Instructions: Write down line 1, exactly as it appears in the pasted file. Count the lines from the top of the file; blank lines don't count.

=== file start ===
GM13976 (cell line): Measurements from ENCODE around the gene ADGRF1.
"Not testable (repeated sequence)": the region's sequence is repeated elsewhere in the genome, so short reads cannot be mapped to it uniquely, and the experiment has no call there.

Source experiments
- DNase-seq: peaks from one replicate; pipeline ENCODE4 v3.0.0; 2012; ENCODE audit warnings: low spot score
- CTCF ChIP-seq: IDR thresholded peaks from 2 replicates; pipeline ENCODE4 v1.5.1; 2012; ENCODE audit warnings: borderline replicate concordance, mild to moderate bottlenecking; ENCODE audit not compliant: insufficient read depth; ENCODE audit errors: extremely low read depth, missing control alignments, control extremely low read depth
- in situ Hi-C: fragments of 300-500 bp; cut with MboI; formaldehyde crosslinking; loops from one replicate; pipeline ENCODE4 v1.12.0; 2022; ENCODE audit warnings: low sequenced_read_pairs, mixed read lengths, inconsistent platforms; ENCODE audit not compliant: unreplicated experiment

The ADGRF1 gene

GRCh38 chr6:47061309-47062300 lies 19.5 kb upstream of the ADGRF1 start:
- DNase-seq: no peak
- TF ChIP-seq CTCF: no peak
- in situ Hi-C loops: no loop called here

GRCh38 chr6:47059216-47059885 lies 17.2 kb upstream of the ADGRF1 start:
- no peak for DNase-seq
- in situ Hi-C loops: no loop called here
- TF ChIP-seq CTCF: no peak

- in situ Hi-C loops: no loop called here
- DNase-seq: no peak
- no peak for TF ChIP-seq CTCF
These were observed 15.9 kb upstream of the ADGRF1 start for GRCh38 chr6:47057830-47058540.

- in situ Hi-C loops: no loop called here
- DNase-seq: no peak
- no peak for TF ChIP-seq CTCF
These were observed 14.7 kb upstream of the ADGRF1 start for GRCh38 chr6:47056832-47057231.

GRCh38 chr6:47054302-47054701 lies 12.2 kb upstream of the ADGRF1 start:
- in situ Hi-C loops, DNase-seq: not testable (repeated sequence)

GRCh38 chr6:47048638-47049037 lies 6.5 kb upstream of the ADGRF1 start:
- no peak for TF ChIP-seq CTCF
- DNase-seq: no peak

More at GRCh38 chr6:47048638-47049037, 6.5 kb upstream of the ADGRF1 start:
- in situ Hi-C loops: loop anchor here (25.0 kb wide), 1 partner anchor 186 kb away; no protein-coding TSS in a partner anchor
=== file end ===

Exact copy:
GM13976 (cell line): Measurements from ENCODE around the gene ADGRF1.